News, Queensland

Trucks diverted from busy Ipswich bridge due to new 12 tonne load limit

A new 12 tonne load limit has been introduced on this busy Ipswich Street that would normally see up to 300 commercial vehicles each day – but not everyone is happy about it.

Brisbane Terrace in Goodna has a new 12 tonne gross load limit, officially introduced on September 21, 2023, due to structural concerns. This new limit will remain in place until the bridge is either upgraded or replaced.

With the new weight restrictions being enforced, new routes are now required for heavy vehicles.

Ipswich Mayor Teresa Harding says Brisbane Terrace in Goodna is a busy street that’s used by about 3000 vehicles daily.

She explained that the City of Ipswich Council recently had an independent structural assessment of the culvert crossing Woogaroo Creek tributary on Brisbane Terrace – adjacent to Evan Marginson Park – between Layard Street and George Street, Goodna.

“The load limit will protect this culvert crossing until it is upgraded,” Harding said.

“As a result of the 2022 floods, council has been focused on continuing its efforts to rebuild flood-damaged assets across the city, redirecting budget funds to do so. All projects will be reviewed as part of council’s annual budget process, including funds to replace or restore this culvert.”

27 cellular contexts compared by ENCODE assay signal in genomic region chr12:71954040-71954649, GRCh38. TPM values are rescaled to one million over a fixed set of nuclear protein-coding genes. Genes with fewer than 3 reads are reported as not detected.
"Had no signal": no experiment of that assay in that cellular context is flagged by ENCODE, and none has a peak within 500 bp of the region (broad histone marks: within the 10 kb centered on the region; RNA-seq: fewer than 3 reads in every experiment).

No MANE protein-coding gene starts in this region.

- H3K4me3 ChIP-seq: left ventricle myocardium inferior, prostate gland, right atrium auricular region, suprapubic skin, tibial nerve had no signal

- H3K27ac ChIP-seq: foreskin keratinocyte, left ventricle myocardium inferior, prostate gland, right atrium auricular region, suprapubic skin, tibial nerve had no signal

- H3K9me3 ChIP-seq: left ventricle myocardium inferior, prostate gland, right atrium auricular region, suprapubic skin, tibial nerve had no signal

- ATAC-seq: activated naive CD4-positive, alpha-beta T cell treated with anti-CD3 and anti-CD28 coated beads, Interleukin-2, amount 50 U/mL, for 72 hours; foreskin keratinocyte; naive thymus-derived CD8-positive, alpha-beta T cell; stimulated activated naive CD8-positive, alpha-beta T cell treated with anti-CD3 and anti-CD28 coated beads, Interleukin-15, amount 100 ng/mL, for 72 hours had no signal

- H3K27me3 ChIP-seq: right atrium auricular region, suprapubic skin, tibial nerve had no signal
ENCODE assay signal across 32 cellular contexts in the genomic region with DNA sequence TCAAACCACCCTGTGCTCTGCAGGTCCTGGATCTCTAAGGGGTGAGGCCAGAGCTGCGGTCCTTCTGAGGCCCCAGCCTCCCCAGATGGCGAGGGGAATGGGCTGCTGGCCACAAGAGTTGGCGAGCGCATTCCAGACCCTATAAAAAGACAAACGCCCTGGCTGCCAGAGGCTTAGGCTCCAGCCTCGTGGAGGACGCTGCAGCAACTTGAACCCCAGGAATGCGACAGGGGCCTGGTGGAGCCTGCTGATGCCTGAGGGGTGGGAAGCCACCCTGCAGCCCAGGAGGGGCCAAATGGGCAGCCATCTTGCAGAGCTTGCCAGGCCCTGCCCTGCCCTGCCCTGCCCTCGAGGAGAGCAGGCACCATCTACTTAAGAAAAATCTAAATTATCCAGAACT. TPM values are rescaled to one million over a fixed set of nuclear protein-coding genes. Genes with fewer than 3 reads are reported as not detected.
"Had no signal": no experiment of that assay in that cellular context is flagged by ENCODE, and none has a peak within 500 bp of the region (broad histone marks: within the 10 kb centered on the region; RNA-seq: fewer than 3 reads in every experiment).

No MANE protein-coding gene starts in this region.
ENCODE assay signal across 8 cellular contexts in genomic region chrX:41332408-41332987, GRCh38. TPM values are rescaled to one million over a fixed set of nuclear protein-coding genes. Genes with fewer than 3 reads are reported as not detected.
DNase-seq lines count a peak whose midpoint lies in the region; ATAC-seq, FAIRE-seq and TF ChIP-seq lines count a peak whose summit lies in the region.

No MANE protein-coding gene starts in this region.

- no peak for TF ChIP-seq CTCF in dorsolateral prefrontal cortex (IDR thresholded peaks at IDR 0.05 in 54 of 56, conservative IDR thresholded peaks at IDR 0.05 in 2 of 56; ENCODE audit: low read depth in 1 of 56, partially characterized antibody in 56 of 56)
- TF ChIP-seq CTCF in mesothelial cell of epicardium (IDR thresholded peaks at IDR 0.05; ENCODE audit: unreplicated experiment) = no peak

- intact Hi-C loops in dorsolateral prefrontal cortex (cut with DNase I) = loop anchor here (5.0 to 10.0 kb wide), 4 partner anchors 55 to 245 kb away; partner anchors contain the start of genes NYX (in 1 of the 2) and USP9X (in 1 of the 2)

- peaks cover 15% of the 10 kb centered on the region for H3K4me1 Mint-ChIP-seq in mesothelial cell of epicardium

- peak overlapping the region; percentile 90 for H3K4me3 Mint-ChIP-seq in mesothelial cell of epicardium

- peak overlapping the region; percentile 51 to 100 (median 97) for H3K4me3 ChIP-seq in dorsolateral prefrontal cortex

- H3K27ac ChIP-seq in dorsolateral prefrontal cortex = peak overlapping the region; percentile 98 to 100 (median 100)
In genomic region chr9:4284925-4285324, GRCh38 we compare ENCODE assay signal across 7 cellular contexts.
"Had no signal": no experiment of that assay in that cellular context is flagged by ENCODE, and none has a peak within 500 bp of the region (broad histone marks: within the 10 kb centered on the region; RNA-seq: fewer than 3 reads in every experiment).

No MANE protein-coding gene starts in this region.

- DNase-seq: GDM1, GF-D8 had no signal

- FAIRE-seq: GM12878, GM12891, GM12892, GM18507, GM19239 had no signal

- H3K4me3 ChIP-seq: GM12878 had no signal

For many of the truck drivers who use this route however, the move hasn’t been a welcome one.

A truckie based in a nearby industrial estate contacted Big Rigs to voice his concerns. He says this culvert crossing is frequently used by heavy vehicles greater than 12 tonne.

“We have been instructed not to use the road and will face counselling if we are to use it. So now we just sit in traffic every day during peak times on the Ipswich Motorway as we are only to use the Mine Street exit,” he said.

An LED trailer sign has been placed on approach to the culvert, advising of the new weight restrictions.

Though heavy vehicles over 12 tonne are no longer able to access Brisbane Terrace in Goodna, Mayor Harding says buses can still use the normal route.

Growth, Infrastructure and Waste Committee deputy chairperson councillor Paul Tully added that the detour is necessary for the safety of road users and will remain in place until the culvert is upgraded or replaced.

“Council has installed heavy vehicle detour signage along Brisbane Terrace, Layard Street, Francis Streets and the Ipswich Motorway to guide heavy vehicle drivers,” Tully said.

“Council appreciates the frustrations such detours can have for commercial drivers and thanks them for their patience.”

This was echoed by Division 2 councillor Nicole Jonic. “Road safety is a priority for council, for all users. As one of Goodna’s key thoroughfares, it’s important we maintain and manage Brisbane Terrace effectively for all users,” she said.

“This diversion and introduced load limit will protect the culvert while the next steps are put in place for an upgrade or replacement.”

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